The Renault Twizy has been the French automaker’s best-selling plug-in car, and a new delivery concept experiments with a modular storage system towed with a trailer. Along with a new diesel mild-hybrid drivetrain and a two-cylinder, two-stroke diesel with thermal efficiency around 50%, Renault is looking forward to the next generation of ultra efficient vehicles.
Arguably the most exciting of these concepts is the Renault Twizy delivery concept, which rather than remaking the Twizy itself adds a trailer with up to 15 modular storage containers on board.The project focuses on three areas in particular.
Experimenting in the sphere of new uses for ‘final kilometres’ logistics.
Testing the adaptive potential of modular cargo zones in accordance with the goods on-board.
Defining an intelligent management of the fleet to achieve optimum activity and an efficient delivery service.
With a total of one cubic-meter of storage space, it won’t move mountains. It could, however, help a major retailer like Amazon or a small-time grocery alike make hyper-local deliveries without using any fuel. It’s a neat use for the Twizy, which had a lot of sales in its first year but has since slowed to a trickle.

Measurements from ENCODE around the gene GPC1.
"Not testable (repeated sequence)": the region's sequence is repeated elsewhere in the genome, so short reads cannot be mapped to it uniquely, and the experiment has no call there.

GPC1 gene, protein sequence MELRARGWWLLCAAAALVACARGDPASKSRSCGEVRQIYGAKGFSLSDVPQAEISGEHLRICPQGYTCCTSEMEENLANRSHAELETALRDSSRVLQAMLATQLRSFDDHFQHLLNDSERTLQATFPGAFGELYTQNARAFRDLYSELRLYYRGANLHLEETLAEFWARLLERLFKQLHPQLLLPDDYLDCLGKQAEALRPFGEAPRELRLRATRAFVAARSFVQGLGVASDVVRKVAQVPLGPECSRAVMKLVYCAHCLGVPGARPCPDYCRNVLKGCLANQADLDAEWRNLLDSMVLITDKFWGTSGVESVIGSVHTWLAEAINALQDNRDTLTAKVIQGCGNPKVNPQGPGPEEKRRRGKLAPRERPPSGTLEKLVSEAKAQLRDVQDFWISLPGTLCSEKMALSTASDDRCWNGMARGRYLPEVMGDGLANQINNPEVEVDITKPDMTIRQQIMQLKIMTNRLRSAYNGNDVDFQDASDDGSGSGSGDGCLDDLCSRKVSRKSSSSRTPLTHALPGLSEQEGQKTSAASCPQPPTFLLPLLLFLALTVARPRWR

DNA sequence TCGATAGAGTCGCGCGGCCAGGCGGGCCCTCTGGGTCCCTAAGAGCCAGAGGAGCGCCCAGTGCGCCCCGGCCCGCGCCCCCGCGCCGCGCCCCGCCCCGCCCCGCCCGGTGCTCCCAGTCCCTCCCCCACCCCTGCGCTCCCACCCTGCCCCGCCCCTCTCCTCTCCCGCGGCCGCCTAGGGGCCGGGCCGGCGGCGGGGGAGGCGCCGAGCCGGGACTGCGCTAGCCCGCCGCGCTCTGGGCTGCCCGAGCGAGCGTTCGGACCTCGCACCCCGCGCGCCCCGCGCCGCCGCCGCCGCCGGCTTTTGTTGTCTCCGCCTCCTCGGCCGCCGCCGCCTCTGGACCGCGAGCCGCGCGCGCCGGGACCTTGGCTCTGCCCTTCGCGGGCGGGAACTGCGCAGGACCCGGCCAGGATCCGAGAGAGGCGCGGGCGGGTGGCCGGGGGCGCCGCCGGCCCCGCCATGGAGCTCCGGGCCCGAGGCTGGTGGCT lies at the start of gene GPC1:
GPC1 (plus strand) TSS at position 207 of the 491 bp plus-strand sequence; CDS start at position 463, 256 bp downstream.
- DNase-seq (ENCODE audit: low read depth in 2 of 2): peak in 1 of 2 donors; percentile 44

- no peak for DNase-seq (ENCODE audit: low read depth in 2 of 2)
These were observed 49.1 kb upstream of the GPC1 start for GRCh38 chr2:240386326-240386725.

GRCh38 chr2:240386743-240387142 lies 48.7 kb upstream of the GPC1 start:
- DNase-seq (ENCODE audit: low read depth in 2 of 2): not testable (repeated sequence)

Renault also had two diesel-powered concepts to showcase; a compact two-stroke two-cylinder diesel motor displacing 0.7 liters but making as much as 67 horsepower. It’s also about 50% more efficient thanks to a supercharger and turbocharger combo, and it weighs 40 kilograms (about 84 pounds) less than a comparable four-stroke engine.
Finally there is the HYDIVU, a diesel-electric 48-volt mild hybrid using a 10 to 12 kW electric motor mounted to the gearbox delivering additional low-end torque when the combustion engine needs the most help. Engineers also used a process called “downspeeding” to tone down the RPMs of the engine, leading to greater fuel efficiency, and toning down the twin-turbo setup as well.
The result is a 10% improvement in long-distance fuel economy, which isn’t going to save the world, but will help reduce our dependency on oil that much less. Unfortunately it comes at a time when France is actually moving away from diesel vehicles, which could leave Renault high and dry on their oil-burning investments.